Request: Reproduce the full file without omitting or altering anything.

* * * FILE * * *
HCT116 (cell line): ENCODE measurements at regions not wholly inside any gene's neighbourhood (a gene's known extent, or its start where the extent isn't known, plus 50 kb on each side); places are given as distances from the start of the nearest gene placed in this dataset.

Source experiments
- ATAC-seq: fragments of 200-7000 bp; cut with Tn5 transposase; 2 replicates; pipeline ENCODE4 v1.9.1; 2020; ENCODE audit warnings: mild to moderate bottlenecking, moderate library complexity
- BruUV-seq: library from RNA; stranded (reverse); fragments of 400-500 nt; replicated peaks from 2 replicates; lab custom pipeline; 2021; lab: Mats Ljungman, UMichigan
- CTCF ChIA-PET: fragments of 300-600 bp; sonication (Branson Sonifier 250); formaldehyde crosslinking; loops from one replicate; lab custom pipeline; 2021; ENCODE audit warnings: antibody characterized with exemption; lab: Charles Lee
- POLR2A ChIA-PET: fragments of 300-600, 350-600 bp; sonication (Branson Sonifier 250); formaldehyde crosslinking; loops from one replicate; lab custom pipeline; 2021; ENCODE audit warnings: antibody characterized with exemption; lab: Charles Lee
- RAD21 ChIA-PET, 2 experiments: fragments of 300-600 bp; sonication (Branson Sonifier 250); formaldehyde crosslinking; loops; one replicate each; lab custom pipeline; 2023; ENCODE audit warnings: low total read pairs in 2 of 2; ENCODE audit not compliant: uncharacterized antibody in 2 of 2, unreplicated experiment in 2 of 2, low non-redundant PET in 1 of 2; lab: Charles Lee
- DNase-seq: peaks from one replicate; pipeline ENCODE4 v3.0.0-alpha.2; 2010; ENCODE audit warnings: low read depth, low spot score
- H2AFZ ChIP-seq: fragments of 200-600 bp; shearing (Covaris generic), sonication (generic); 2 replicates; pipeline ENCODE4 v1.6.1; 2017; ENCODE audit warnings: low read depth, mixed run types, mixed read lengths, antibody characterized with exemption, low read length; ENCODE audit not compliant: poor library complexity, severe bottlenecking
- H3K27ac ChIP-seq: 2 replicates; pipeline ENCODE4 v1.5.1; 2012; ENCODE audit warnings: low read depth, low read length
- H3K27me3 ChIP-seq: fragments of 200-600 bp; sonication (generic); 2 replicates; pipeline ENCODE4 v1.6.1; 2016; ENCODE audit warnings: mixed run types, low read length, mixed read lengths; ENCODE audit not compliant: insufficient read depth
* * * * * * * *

HCT116 (cell line): ENCODE measurements at regions not wholly inside any gene's neighbourhood (a gene's known extent, or its start where the extent isn't known, plus 50 kb on each side); places are given as distances from the start of the nearest gene placed in this dataset.

Source experiments
- ATAC-seq: fragments of 200-7000 bp; cut with Tn5 transposase; 2 replicates; pipeline ENCODE4 v1.9.1; 2020; ENCODE audit warnings: mild to moderate bottlenecking, moderate library complexity
- BruUV-seq: library from RNA; stranded (reverse); fragments of 400-500 nt; replicated peaks from 2 replicates; lab custom pipeline; 2021; lab: Mats Ljungman, UMichigan
- CTCF ChIA-PET: fragments of 300-600 bp; sonication (Branson Sonifier 250); formaldehyde crosslinking; loops from one replicate; lab custom pipeline; 2021; ENCODE audit warnings: antibody characterized with exemption; lab: Charles Lee
- POLR2A ChIA-PET: fragments of 300-600, 350-600 bp; sonication (Branson Sonifier 250); formaldehyde crosslinking; loops from one replicate; lab custom pipeline; 2021; ENCODE audit warnings: antibody characterized with exemption; lab: Charles Lee
- RAD21 ChIA-PET, 2 experiments: fragments of 300-600 bp; sonication (Branson Sonifier 250); formaldehyde crosslinking; loops; one replicate each; lab custom pipeline; 2023; ENCODE audit warnings: low total read pairs in 2 of 2; ENCODE audit not compliant: uncharacterized antibody in 2 of 2, unreplicated experiment in 2 of 2, low non-redundant PET in 1 of 2; lab: Charles Lee
- DNase-seq: peaks from one replicate; pipeline ENCODE4 v3.0.0-alpha.2; 2010; ENCODE audit warnings: low read depth, low spot score
- H2AFZ ChIP-seq: fragments of 200-600 bp; shearing (Covaris generic), sonication (generic); 2 replicates; pipeline ENCODE4 v1.6.1; 2017; ENCODE audit warnings: low read depth, mixed run types, mixed read lengths, antibody characterized with exemption, low read length; ENCODE audit not compliant: poor library complexity, severe bottlenecking
- H3K27ac ChIP-seq: 2 replicates; pipeline ENCODE4 v1.5.1; 2012; ENCODE audit warnings: low read depth, low read length
- H3K27me3 ChIP-seq: fragments of 200-600 bp; sonication (generic); 2 replicates; pipeline ENCODE4 v1.6.1; 2016; ENCODE audit warnings: mixed run types, low read length, mixed read lengths; ENCODE audit not compliant: insufficient read depth